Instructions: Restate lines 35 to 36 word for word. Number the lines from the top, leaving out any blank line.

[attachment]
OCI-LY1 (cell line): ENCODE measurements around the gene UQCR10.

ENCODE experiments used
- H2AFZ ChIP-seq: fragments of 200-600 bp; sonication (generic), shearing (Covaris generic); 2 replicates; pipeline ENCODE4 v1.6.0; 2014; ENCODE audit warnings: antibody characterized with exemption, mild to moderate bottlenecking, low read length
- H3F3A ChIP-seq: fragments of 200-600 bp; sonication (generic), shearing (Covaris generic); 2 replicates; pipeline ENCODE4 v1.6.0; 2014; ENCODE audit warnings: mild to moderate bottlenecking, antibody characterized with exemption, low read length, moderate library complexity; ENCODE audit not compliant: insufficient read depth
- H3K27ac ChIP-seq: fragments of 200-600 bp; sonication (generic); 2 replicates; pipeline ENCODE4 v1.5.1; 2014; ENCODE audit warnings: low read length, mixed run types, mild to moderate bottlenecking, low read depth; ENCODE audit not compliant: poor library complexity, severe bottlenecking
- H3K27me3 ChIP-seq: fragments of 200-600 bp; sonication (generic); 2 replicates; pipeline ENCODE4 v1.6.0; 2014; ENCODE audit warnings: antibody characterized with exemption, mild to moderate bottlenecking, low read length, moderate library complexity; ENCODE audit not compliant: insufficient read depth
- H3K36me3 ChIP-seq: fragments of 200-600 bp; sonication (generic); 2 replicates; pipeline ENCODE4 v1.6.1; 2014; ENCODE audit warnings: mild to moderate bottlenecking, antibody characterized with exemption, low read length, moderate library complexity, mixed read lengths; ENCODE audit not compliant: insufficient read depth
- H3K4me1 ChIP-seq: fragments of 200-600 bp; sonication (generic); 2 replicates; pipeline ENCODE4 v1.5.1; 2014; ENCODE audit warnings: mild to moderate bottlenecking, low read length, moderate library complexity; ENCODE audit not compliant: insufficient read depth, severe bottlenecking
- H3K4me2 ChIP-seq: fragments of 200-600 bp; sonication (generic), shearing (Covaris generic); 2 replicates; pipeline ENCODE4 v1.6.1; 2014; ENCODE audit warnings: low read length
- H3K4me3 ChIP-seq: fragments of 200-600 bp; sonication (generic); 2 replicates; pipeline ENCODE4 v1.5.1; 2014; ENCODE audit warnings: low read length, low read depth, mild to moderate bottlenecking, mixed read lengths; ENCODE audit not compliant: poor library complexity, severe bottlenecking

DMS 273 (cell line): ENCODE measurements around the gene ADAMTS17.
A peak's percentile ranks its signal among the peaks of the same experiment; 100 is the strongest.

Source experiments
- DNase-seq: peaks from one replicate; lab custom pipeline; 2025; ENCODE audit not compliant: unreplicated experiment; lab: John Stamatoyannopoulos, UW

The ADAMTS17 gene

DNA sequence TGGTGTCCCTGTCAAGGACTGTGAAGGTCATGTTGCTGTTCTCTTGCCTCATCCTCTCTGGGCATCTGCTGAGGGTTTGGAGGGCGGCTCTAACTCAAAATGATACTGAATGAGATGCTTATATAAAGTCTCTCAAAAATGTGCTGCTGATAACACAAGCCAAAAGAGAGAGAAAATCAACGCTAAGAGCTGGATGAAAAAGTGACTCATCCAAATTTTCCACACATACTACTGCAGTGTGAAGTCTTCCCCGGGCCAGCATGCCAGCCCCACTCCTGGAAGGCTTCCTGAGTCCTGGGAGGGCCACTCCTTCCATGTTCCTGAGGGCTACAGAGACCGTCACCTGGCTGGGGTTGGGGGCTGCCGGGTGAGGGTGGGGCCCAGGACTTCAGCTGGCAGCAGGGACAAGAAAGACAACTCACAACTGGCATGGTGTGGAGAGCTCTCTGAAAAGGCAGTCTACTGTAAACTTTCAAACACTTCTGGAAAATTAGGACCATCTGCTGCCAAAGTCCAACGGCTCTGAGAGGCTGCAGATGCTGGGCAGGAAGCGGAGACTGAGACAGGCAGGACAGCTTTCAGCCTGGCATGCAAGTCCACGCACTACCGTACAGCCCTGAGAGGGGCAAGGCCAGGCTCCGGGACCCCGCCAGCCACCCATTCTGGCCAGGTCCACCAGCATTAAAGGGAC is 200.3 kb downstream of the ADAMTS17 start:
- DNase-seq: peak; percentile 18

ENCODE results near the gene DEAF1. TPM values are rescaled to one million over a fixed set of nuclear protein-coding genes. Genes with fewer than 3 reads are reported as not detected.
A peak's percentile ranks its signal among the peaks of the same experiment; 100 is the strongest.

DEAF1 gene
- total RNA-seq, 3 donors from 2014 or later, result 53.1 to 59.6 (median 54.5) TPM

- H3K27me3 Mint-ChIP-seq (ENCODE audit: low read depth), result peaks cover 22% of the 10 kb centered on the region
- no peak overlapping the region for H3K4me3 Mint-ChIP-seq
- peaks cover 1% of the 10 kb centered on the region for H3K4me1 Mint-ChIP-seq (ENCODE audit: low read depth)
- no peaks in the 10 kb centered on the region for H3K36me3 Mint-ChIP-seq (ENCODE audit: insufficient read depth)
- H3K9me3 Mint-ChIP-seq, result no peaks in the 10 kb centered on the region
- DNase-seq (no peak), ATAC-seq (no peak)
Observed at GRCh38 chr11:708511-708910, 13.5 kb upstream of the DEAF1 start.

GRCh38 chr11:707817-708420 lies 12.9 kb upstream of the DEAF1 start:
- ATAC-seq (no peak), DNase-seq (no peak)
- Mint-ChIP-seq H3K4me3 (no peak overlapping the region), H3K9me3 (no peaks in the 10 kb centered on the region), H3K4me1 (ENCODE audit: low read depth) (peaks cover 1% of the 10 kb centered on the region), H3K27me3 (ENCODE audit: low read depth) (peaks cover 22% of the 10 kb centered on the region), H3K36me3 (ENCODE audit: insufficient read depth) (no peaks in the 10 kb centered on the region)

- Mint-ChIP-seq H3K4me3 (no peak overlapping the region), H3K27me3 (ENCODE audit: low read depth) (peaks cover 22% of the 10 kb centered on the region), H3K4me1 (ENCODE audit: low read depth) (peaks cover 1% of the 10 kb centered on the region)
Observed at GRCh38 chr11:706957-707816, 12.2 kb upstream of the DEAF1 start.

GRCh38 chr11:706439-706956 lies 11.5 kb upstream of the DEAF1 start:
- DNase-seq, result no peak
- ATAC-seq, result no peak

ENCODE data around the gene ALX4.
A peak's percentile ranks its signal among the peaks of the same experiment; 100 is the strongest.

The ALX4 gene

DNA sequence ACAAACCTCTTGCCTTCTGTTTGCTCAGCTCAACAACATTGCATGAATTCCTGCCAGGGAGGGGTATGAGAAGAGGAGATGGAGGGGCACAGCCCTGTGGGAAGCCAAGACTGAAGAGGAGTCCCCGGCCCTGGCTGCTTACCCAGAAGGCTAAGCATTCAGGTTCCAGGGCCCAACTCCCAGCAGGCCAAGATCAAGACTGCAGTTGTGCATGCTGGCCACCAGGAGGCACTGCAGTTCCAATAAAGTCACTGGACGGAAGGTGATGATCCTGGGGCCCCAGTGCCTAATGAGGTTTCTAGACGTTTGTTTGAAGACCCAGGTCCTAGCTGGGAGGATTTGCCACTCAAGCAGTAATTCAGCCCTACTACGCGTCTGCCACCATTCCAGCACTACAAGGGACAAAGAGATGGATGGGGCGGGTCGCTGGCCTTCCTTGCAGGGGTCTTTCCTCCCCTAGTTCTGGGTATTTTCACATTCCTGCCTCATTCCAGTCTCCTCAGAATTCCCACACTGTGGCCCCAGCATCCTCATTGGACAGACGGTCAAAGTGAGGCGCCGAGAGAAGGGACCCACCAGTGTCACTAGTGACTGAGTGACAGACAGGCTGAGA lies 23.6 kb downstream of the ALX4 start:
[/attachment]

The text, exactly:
- DNase-seq, result no peak
- ATAC-seq, result no peak